Context Some animal studies suggest that orally administered ascorbic acid may chelate lead and decrease the risk of the toxic effects of lead.
However, results from several small studies in humans have yielded inconclusive evidence of a beneficial effect of ascorbic acid on lead toxicity.
Objective To examine the relationship between serum ascorbic acid levels and prevalence of elevated blood lead levels.
Design, Setting, and Participants Cross-sectional analysis of a probability sample of the US population enrolled in the Third National Health and Nutrition Examination Survey, 1988-1994 (4213 youths aged 6-16 years and 15 365 adults aged >= 17 years) without a history of lead poisoning.
Main Outcome Measures Elevated and log blood lead levels by serum ascorbic acid level.
Results A total of 22 youths (0.5%) and 57 adults (0.4%) had elevated blood lead levels (defined as >=0.72 mumol/L [15 mug/dL]) and >=0.97 mumol/L [20 mug/dL], respectively).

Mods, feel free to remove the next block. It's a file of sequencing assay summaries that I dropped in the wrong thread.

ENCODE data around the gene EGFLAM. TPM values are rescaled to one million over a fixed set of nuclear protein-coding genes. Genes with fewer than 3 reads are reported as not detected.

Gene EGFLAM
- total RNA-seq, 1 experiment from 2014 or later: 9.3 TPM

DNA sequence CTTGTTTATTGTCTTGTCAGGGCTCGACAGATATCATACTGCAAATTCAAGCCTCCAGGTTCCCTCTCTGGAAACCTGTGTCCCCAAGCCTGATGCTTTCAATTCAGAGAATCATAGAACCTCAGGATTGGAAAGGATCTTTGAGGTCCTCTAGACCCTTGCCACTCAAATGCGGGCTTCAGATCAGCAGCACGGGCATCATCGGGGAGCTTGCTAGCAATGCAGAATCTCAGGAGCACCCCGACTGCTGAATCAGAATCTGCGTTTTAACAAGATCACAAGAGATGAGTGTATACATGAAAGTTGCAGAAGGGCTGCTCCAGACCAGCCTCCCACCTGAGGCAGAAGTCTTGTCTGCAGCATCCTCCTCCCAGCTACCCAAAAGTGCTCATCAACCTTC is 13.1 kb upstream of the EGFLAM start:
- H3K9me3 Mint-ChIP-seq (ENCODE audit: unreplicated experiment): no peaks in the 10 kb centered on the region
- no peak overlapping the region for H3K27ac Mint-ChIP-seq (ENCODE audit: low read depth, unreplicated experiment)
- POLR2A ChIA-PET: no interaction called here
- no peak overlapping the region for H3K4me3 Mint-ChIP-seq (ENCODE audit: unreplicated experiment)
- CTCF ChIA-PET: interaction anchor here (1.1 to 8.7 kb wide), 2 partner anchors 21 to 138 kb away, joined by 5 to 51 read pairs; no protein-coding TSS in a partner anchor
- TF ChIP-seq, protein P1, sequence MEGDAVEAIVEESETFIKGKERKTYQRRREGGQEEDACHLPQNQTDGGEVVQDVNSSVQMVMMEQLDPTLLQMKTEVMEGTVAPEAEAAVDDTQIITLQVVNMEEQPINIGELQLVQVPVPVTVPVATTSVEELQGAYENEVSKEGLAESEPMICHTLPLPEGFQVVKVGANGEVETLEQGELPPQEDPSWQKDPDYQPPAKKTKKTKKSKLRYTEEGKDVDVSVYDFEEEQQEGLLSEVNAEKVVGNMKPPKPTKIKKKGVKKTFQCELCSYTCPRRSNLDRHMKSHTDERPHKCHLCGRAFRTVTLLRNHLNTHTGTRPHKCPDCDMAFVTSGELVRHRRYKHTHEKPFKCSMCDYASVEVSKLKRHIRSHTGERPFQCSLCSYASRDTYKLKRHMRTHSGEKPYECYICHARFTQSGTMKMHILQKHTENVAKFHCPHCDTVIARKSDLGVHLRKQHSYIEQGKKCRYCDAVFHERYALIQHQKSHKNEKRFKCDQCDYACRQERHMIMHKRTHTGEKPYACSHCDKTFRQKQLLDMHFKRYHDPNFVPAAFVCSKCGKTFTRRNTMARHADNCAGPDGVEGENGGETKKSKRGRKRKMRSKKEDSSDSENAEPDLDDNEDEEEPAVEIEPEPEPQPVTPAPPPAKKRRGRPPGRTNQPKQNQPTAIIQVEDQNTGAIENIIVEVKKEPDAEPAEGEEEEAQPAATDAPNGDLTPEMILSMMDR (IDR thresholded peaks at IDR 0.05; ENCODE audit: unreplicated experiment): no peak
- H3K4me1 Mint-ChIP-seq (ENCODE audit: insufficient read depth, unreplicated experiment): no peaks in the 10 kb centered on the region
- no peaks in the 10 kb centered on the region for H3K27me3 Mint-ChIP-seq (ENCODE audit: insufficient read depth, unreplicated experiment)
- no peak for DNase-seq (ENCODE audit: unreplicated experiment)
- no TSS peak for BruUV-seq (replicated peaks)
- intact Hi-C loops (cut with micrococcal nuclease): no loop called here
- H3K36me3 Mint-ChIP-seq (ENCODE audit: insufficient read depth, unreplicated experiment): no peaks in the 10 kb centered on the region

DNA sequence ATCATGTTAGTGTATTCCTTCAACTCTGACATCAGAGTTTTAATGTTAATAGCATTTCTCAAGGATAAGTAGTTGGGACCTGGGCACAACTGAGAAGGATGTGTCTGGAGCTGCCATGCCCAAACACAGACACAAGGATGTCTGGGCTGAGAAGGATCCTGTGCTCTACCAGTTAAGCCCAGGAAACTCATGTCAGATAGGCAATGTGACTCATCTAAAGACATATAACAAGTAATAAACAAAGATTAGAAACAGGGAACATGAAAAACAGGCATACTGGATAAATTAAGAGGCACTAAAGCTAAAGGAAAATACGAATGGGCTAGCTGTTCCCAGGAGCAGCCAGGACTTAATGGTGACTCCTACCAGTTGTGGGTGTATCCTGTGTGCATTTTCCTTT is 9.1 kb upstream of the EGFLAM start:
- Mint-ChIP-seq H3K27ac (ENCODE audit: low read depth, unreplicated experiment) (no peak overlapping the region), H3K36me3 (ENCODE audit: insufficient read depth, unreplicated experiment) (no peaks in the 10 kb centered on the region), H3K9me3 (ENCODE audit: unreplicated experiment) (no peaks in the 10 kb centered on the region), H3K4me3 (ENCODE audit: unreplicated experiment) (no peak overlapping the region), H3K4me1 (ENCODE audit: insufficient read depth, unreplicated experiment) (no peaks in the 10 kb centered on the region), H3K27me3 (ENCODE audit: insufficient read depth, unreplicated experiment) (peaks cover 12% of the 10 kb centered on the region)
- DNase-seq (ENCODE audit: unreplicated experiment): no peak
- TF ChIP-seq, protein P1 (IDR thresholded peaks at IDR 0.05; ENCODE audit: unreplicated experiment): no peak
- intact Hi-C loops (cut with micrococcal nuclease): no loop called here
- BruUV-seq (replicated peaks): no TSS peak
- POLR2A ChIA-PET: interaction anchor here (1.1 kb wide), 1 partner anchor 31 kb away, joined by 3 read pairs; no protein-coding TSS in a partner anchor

After controlling for the effects of age, race, sex, income level, and dietary energy, fat, calcium, iron, and zinc intake, youths in the highest serum ascorbic acid tertile had an 89% decreased prevalence of elevated blood lead levels compared with youths in the lowest serum ascorbic acid tertile (odds ratio, 0.11 ; 95% confidence interval, 0.04-0.35 ; P for trend=002). (...)
Mots-clés Pascal : Acide ascorbique, Etude transversale, Association, Sang artériel, Prévalence, Facteur risque, Plomb, Toxicité, Mesure comparative, Résultat, Homme, Américain, Vitamine
Mots-clés Pascal anglais : Ascorbic acid, Cross sectional study, Association, Arterial blood, Prevalence, Risk factor, Lead, Toxicity, Comparison measurement, Result, Human, American, Vitamin
Notice produite par :
Inist-CNRS - Institut de l'Information Scientifique et Technique
Cote : 99-0366324
Code Inist : 002B02N. Création : 14/12/1999.